The passing this week of retired seventh- and eighth-grade teacher Robert Wakeham has evoked an outpouring of remembrances, affection, and respect from hundreds of former students and teachers over a 34-year career.
Wakeham, 75, who resided in Lowell, died on Tuesday after a long illness. Funeral arrangements are private.
“I think he was probably the best teacher I ever worked with and knew,” said former John Glenn Middle School Principal Thomas Nolan, who was Wakeham’s colleague and later his supervisor. “He was a great friend.”
He was “the man who took us all under his wing to teach social studies, but more importantly to teach us about life, love, and kindness,” affirmed Rhonda (Sibley) Perry, a 1980 Bedford High School graduate and one of Wakeham’s more than 2,100 Facebook friends.
Wakeham was 23 when he joined the social studies faculty of the Bedford Junior High School in 1970, hired by Principal James Kinneen. He retired in 2004 from John Glenn Middle School, returning for several weeks in the fall to help in the office.
Former colleague Ralph Bennett said he first met Wakeham when they were students at the former Lowell State College. “The ‘Mr. Wakeham’ brand became synonymous with excellence as an educator,” Bennett said. “He is remembered by innumerable learners who experienced that gift he provided.”
Other retired teachers expressed similar praise. “Bob Wakeham was as fine a human being as I have ever had the pleasure of working with,” said Frank Hirsch. “An eternal optimist, he always saw things in a positive light, and inspired those around him to think likewise.” Added Ralph Hammond, “He was a wonderful person and an outstanding social studies teacher.”
“He accepted everybody for who they were,” Nolan said. “He didn’t criticize – he always looked to help, he always wanted to make people feel good. I honestly never heard him say a bad word about anyone.”
Former students shared memories and tributes in interviews and scores of social media posts. On Facebook, “he ‘friended’ all his former students and continued to be part of our lives,” noted Danielle Bearden, BHS Class of 2003. “I think he loved seeing us all grown up and with our families.”
Wakeham was “literally the perfect educator. Wise, deeply knowledgeable, humorous, totally positive, absolutely in love with his subject matter, and genuinely kind. We’re all so very lucky to have had him in our lives,” testified Seth Cargiulo, who was a middle school student in the late 1980s.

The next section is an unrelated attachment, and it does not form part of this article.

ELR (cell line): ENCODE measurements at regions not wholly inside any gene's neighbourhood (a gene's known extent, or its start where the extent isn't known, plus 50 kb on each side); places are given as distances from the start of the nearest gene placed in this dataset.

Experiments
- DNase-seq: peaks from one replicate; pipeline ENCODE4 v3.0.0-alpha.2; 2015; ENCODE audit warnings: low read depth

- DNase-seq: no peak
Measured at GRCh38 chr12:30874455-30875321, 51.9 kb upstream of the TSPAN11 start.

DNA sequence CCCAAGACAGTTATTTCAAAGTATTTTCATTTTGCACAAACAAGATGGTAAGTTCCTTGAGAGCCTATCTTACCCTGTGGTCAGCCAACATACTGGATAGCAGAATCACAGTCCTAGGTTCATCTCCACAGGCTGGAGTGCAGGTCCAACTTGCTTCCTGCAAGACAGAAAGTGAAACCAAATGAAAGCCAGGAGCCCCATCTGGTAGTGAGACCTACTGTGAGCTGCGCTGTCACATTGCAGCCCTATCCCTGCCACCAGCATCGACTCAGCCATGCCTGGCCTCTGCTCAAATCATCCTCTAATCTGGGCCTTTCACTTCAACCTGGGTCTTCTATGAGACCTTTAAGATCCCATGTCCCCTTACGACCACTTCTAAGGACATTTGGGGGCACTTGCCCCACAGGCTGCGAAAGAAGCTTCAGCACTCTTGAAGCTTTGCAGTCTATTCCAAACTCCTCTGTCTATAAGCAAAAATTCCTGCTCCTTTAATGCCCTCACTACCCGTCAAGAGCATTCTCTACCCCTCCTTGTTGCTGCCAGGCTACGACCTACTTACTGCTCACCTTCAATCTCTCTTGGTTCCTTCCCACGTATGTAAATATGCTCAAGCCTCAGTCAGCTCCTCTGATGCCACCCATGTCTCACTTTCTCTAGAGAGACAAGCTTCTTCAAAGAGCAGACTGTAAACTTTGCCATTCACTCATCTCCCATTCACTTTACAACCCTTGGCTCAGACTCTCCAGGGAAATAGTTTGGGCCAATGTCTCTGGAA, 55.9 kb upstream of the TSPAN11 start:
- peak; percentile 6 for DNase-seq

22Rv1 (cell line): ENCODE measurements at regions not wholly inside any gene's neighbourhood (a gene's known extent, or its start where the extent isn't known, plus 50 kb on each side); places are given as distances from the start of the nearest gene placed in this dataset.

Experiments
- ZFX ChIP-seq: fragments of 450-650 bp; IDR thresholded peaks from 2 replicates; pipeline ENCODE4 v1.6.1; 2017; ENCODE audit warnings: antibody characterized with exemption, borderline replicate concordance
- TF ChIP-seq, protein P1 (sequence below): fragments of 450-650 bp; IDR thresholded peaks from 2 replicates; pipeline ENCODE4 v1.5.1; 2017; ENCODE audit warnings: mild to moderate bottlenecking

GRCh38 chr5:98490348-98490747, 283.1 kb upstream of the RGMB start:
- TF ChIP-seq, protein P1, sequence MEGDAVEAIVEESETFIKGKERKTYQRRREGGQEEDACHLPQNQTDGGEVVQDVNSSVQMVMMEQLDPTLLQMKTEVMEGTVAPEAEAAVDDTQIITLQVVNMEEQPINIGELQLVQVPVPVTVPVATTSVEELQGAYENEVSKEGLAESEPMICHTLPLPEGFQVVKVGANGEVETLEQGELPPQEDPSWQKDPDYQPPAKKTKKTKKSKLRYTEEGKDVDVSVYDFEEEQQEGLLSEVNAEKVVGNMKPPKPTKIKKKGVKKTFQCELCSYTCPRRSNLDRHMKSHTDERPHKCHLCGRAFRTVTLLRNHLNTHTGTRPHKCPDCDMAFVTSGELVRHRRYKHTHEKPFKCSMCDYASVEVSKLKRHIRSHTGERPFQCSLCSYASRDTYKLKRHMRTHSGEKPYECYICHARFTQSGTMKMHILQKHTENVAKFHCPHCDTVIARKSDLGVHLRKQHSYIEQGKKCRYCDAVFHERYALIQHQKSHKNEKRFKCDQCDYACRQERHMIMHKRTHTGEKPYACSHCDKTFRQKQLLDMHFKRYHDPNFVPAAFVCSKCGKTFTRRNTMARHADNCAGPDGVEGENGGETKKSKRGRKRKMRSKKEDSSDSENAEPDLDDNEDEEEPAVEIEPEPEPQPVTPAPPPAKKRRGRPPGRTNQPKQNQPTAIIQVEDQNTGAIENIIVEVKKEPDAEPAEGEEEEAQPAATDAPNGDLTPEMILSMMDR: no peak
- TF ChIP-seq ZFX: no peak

“He let me be myself,” posted Deb (Delfino) Hanna, who was in Wakeham’s classroom a decade before Cargiulo. “His style of teaching made social studies interesting and fun. Not all teachers did that. What a great person and teacher!”
Local restaurateur Jim Morris, whose junior high memories are almost 50 years old, said, “I remember him always smiling. If there was a Teacher Hall of Fame, he would most certainly be in it.”
Added Mike Cossette, who was in Wakeham’s class in the late 1980s, “He was an outstanding human being. I wish the world had more Mr. Wakehams.”
Tracey (Gardini) Derderian, BHS class of 1999, posted a lengthy, eloquent tribute that included details of her last conversation with her former teacher in December.
“I told him that for thousands of students (affectionately known as Mr. Wakeham’s cherubs), spanning many decades, his classroom was truly a second home, a warm, welcoming, fun, lively, judgment-free zone,” she wrote. “Here we knew we’d be heard, valued, challenged, encouraged, praised, respected, and cherished by a man who was more like a second dad than a history teacher to many of us.”
Naveen Wadhera, BHS class of 1995, praised “a warm, kind, and generous teacher, a man that brightened the hallways and wished us well as we walked by, who welcomed us all into his inclusive and safe classroom, and whose genuine enthusiasm for history inspired learning.”
His classmate Aarti Kapuria said, “Just seeing him leaning on the heater in his classroom reminding his students that there was something positive, there was a beacon of light and hope while we were navigating the ugliness that can be middle school. He was an absolute icon, and has left his legacy as part of the students who were lucky to be part of his world.”
She shared an anecdote Wakeham related, about a student who was ridiculed for wearing a Tinkerbell necklace. “She was so upset, she left the room crying. Mr. Wakeham told the kids that what they didn’t know was that it was the last gift her dad gave her. At age 45, I have never forgotten that lesson and that perspective.”
George Chen, a 1994 BHS graduate, shared a different kind of story. “My most vivid memory was after he broke up a fight in the cafeteria. He was rubbing his jaw afterward and I commented that he must be annoyed that he got hit in the crossfire. Always the student advocate, he shrugged it off and said, ‘I don’t blame him. He was just trying to get away.’”
Bearden, a math teacher, pointed to Wakeham’s “passion for the subject.” But she also cited “the connections he made with students. I had just moved back to Bedford and he made it a point to check in on me, making sure I was adjusting well.”
“He had a special way of engaging with his ‘cherubs’ and made learning history fun,” remembered Kim (Alessi) Sands, a 1993 BHS graduate. “He always corrected our papers with backward checkmarks, so I tried it and loved it. To this day, I still make my checkmarks backward.”
To read a tribute to Robert Wakeham from Tracey (Gardini) Derderian, visit https://www.facebook.com/trace.1381 or https://www.facebook.com/photo.php?fbid=10166824798135467&set=pb.792140466.-2207520000.&type=3.